Every time someone I know goes in for a mammogram, I seem to hold my breath until the results come back. Is this what having breast cancer has done to me? Made me a nervous wreck? Yeah, probably. It's ok, though. I'd rather be hyper-aware, than unaware. I hope that what happened to me helps my friends and family be hyper-aware too. Being proactive is what saved my life. Know your body. Be aware of changes and then have those changes checked out. Breast cancer is getting to be too normal. Today, when I was at the hospital having blood drawn, I counted no less than 4 other women without hair! I only saw a total of about 20 people, so 5 out of 20 was incredible! They all looked like me - with their hair just starting to grow back. I hope they are all on the road to recovery.

Here's an idea that I've found on several other cancer blogs: do a self-exam on the 15th of every month. I'll try to remind you, ok? If you don't know how to do an exam, go to my sidebar on this blog and find the picture of the self exam and click on it. That will take you to a page that explains how to do the exam. Do it - it could save your life!

Friday, June 5, 2009

Slowing Me Down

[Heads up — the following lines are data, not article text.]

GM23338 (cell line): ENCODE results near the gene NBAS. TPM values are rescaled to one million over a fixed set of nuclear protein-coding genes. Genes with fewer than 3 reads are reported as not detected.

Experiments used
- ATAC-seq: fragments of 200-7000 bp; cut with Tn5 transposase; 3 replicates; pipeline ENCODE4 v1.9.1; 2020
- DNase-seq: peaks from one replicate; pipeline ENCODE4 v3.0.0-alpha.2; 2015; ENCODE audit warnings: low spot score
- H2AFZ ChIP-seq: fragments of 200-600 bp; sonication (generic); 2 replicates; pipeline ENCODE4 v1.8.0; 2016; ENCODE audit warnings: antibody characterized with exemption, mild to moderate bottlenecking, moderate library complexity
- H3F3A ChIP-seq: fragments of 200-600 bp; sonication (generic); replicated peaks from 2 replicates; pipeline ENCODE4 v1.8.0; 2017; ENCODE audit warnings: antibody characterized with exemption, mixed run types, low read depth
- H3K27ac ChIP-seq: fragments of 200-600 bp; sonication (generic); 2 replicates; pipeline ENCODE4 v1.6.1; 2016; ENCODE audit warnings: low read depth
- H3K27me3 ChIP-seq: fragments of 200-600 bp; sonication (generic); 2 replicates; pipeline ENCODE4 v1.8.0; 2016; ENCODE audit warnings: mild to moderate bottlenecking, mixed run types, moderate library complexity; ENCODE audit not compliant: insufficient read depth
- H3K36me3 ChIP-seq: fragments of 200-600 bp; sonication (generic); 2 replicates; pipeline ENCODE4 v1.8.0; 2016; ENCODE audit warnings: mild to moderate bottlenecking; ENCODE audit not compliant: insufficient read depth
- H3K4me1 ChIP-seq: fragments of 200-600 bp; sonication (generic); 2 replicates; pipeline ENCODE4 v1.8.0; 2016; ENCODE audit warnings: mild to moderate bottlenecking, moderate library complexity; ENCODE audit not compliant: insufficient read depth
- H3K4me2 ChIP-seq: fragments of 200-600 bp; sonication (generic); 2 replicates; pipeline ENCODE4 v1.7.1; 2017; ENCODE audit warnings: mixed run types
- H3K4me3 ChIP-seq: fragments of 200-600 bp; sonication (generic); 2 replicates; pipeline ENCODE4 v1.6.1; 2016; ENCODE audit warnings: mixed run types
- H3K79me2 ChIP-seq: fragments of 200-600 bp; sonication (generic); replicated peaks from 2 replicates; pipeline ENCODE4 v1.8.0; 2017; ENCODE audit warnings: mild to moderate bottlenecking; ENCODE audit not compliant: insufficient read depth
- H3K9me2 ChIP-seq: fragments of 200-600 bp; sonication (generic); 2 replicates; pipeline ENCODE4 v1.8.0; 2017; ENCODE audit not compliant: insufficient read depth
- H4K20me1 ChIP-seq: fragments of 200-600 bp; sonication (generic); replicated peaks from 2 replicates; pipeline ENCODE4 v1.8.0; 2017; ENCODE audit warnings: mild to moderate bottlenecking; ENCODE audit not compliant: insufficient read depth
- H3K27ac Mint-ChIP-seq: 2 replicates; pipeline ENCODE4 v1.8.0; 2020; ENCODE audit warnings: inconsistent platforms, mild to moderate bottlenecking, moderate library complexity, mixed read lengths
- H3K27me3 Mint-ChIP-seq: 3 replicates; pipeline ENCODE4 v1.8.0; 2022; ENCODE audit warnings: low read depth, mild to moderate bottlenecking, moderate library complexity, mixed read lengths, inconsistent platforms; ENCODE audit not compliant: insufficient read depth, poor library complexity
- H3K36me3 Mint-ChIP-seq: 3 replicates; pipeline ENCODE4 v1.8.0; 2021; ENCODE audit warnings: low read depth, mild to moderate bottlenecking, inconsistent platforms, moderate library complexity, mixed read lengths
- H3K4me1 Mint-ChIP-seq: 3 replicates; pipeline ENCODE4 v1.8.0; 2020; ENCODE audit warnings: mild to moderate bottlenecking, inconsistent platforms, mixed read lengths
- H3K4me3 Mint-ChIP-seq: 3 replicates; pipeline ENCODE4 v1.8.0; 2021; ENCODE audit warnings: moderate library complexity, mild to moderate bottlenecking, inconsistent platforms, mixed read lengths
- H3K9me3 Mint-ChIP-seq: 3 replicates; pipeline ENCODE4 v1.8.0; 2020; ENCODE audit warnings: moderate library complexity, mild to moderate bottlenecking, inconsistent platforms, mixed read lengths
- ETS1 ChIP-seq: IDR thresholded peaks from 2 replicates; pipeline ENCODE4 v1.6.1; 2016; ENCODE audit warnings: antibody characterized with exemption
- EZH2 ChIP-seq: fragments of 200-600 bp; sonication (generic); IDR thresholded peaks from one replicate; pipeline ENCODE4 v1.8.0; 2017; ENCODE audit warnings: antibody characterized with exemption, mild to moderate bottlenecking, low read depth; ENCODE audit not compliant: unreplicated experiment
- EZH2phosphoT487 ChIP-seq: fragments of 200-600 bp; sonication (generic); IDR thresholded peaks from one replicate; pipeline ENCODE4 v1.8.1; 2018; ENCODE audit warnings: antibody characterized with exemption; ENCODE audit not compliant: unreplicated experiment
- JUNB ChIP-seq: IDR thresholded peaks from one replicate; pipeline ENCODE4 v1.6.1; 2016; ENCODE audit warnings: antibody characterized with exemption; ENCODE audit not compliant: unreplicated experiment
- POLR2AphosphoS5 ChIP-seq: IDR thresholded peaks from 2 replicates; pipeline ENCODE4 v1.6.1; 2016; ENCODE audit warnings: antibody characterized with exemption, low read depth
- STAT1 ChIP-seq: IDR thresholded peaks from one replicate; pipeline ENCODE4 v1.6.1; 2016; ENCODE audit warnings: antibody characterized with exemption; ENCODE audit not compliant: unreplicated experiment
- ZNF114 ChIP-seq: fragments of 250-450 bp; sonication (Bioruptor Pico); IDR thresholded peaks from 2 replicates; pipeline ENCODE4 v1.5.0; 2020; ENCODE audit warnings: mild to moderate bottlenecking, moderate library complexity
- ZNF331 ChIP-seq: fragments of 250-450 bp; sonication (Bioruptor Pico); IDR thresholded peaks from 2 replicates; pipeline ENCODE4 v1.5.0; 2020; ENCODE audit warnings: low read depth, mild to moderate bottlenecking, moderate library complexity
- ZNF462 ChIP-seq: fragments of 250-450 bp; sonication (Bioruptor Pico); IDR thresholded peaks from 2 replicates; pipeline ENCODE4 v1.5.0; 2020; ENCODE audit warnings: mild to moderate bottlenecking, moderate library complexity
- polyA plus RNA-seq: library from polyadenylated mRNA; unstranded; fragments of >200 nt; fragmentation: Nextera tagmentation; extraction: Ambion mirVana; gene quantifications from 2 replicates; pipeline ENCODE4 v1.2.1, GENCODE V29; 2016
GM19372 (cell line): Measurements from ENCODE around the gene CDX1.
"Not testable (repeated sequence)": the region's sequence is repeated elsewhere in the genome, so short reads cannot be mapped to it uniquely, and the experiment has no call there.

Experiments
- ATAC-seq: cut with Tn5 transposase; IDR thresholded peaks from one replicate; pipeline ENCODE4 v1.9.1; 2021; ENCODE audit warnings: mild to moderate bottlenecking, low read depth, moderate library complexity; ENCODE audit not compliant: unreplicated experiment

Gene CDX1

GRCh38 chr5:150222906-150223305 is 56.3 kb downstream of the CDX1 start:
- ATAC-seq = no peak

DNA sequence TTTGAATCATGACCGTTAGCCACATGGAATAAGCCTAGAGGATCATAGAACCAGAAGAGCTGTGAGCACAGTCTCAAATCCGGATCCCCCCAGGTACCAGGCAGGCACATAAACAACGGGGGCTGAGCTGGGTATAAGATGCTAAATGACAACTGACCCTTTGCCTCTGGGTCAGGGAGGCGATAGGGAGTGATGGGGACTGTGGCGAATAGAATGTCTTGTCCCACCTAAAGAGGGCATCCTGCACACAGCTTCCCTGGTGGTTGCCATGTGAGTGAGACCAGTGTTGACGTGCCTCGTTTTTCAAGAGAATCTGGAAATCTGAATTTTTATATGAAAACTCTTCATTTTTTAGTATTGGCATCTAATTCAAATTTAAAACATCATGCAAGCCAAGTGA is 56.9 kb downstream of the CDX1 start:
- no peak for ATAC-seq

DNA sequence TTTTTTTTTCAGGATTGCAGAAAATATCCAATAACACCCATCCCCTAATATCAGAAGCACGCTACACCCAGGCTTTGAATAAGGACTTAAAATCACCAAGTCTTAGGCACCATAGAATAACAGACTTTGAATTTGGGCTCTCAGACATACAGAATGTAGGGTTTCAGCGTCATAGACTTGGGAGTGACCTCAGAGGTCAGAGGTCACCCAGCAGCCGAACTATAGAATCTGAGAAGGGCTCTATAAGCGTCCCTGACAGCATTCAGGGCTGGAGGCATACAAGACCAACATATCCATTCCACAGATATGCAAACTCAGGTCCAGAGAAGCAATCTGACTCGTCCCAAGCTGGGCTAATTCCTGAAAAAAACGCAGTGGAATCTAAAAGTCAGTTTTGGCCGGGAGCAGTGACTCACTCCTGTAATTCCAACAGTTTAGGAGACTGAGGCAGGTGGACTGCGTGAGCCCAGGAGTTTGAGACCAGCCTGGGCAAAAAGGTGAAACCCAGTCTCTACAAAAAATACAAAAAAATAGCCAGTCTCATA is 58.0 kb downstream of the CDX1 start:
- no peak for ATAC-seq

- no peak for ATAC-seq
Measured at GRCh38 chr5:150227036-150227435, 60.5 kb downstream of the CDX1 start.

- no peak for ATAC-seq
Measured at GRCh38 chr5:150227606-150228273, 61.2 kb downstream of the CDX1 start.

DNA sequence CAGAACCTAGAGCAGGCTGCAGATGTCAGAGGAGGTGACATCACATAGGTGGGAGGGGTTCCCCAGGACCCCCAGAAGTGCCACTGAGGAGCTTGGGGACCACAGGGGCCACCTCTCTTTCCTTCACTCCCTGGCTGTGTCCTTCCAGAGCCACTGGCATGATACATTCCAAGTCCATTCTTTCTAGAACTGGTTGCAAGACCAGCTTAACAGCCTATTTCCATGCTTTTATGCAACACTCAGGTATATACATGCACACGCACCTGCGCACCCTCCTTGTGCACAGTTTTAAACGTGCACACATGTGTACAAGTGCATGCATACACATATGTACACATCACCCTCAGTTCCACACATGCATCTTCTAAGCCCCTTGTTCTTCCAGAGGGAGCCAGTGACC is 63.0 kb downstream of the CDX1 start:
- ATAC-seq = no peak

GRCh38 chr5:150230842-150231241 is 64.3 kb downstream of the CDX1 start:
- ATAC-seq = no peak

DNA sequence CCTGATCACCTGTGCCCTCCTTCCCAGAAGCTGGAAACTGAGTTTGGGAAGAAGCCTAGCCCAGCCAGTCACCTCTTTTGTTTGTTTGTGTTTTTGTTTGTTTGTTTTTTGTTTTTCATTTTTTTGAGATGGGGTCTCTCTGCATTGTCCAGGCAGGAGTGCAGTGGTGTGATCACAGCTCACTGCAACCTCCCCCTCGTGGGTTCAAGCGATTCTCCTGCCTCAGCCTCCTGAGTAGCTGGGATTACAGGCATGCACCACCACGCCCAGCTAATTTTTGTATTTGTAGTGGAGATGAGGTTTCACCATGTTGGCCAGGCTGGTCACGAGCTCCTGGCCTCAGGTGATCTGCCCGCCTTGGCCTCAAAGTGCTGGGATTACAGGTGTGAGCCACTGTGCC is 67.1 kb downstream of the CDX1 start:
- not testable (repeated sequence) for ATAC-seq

Back in April, I wrote about being sore all over. I'm still very sore. It seems to be getting worse. Almost every muscle and every joint in my body hurts. The last two days, especially, have brought foot pain. It's hard to walk and by nighttime, my feet and legs are in so much pain I can hardly sleep. In fact, it was 2:30 am this morning before I was able to fall asleep. I wish the pain would go away, because it's really slowing me down. I thought if I started to exercise - walking every day - it would start to get better. But, it seems to be worse after I exercise. I wish that wasn't the case. It's hard to even want to go walk when I know I'll just hurt more when I'm through. I went to the foot doctor the other day because my toenail had to be removed (because it turned black, due to chemo) and he asked me how I'm doing. I told him about the aches and pains. I used to work for this doctor, so I really trust him. He wondered if my oncologist had given me any anti-inflammatory medication. I told him no, and so he gave me some. I'm going to start taking them every day. I've also started to take my husband's vitamins. My sister, Kris, gave me a bottle of Seven (google it) and I'm going to take it twice a day. I'm hoping that these three things, and walking, will help me control the aches. When I was diagnosed with breast cancer, I never thought that 10 months later I would feel this awful. I thought that when I finished with chemo, things would get better - that chemo was the worst of it. It's hard to get going again with my life when I'm still not feeling well. There is a light at the end of the tunnel, however. Several people I talked to, who have had cancer and chemo, have told me that this will last for about a year and then things will get better. A year is a long time. It's difficult to get back to taking care of my family and back to work when things hurt. But at least it will get better at some point. Has anyone else (previous cancer patients) had these problems?